Eleusinian Mysteries -- Ancient Greek Calendar (the Greater Mystery Rites, date approximate; mystery rites of Demeter and Persephone at Eleusis, one of the most sacred times of their year)
Family and Community Day -- ACT, Australia
Independence Day -- Botswana
International Translation Day -- International Federation of Translators
Kokkeisetsu -- Chinatown, Yokohama, Japan (Chinese National Founding Day in the largest Chinatown in Japan; through tomorrow)
Medetrinalia -- Ancient Roman Calendar (festival fruits offer to the goddess of medicine)
Monkey Bars Day -- a day to go see if you can still do tricks on the monkey bars, because the internet wants to kill us and let the machines that would never do anything so silly take over
National Mud Pack Day -- give yourself a facial
National Hot Mulled Cider Day
Northeast Kingdom Fall Foliage Festival -- Walden, Cabot, Plainfield, Peacham, Barnet and Groton, VT, US (all 6 towns welcome visitors during the famous fall foliage season, with local food, music, culture, and more; through Saturday)
Queen's Birthday Holiday -- WA, Australia
St. Gregory the Enlightener (or Illuminator; Patron of Armenia)
St. Jerome's Day (Patron of archaeologists, archivists, Biblical scholars, librarians, libraries, school children, students, translators; Saint-Jerome, Quebec)
also an Apache celebration of Geronimo, the Native American who was named after this saint
Eric Stoltz, 1961
Fran Drescher, 1957
Marilyn McCoo, 1943
Z.Z. Hill, 1935
Johnny Mathis, 1935
Angie Dickinson, 1931
Truman Capote, 1924
Deborah Kerr, 1921
Buddy Rich, 1917
Today in History:
Rambam (Maimonides) authorizes Samuel Ibn Tibbon to translate the Guide of the Perplexed from Arabic into Hebrew, 1199
Mozart's last opera, The Magic Flute, premiers, 1791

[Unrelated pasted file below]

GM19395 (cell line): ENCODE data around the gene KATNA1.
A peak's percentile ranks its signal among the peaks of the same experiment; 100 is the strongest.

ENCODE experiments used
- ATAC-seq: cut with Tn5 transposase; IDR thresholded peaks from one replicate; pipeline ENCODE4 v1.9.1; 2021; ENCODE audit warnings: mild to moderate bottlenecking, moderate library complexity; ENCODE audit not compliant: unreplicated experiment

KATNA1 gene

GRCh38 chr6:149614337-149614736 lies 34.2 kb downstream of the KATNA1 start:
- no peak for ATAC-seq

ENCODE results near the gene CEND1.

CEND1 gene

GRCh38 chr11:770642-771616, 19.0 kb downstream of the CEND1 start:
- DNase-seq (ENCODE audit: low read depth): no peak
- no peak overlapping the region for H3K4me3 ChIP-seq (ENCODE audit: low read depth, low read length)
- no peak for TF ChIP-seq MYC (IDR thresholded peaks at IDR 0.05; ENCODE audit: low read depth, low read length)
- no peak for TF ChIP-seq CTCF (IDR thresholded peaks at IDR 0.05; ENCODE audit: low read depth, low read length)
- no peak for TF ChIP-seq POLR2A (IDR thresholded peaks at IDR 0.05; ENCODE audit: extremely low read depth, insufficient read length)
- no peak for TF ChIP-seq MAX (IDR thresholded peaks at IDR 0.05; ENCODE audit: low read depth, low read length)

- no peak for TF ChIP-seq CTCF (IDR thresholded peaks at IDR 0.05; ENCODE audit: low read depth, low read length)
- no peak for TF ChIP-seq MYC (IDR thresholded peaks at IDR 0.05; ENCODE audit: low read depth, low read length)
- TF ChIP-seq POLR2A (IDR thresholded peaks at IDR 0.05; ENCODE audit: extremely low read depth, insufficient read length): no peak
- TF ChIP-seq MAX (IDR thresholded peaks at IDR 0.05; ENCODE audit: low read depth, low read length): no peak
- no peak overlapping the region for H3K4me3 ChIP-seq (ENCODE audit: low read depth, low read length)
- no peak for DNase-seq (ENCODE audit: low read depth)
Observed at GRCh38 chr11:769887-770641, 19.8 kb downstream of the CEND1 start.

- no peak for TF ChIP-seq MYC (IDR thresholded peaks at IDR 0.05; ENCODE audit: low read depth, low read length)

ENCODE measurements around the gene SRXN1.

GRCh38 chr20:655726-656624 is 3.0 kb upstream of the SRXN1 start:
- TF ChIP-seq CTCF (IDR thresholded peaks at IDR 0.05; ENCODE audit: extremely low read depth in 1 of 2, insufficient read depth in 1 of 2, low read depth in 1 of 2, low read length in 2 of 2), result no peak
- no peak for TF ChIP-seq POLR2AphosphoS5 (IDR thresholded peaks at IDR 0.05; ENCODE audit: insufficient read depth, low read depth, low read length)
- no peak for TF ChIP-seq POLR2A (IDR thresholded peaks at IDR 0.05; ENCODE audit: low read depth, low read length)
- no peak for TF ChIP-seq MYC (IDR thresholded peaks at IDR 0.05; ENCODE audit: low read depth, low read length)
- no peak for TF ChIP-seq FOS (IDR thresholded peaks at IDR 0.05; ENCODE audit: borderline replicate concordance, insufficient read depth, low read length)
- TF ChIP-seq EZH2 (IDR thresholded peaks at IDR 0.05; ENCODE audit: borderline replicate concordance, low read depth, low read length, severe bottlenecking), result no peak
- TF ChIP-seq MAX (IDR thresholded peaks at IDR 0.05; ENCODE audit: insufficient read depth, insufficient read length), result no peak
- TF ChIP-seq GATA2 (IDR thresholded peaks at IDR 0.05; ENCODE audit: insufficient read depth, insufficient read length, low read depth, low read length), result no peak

Anesthetic ether is used for the first time by Dr. William Morton, who extracted a tooth, 1846
German scientist Hermann von Meyer announces the discovery of the first fossil of an archaeopteryx, 1861
The first Portuguese immigrants arrive in Hawai'i, 1878
The world's first commercial hydroelectric power plant begins operation on the Fox River in Appleton, Wisconsin, United States, 1882
Hubert Cecil Booth patents the vacuum cleaner, 1901
The first manned rocket plane flight, made by auto maker Fritz von Opel, 1929
The Islamic Republic of Pakistan and Yemen join the United Nations, 1947
The World Series, featuring the New York Yankees and the Brooklyn Dodgers, is televised for the first time, 1947
The U.S. Navy submarine USS Nautilus is commissioned as the world's first nuclear reactor powered vessel, 1954
James Dean is killed in a road accident, 1955
Mexican-American labor leader César Chávez founds the United Farm Workers, 1962
James Meredith enters the University of Mississippi, defying segregation, 1962
General Suharto rises to power in Indonesia after an alleged coup by communists, and massacres over a million Indonesian people suspected of belonging to the Communist Party, 1965
BBC Radio 1 is launched and Tony Blackburn presents its first show, 1967
Ethernet specifications are published by Xerox working with Intel and Digital Equipment Corporation, 1980
The Dalai Lama unveils the Canadian Tribute to Human Rights in Canada's capital city of Ottawa, 1990
The first images of a live giant squid in its natural habitat are taken 600 miles south of Tokyo, 2004
The controversial drawings of Muhammad are printed in the Danish newspaper Jyllands-Posten, 2005
Do You Have a Temperature?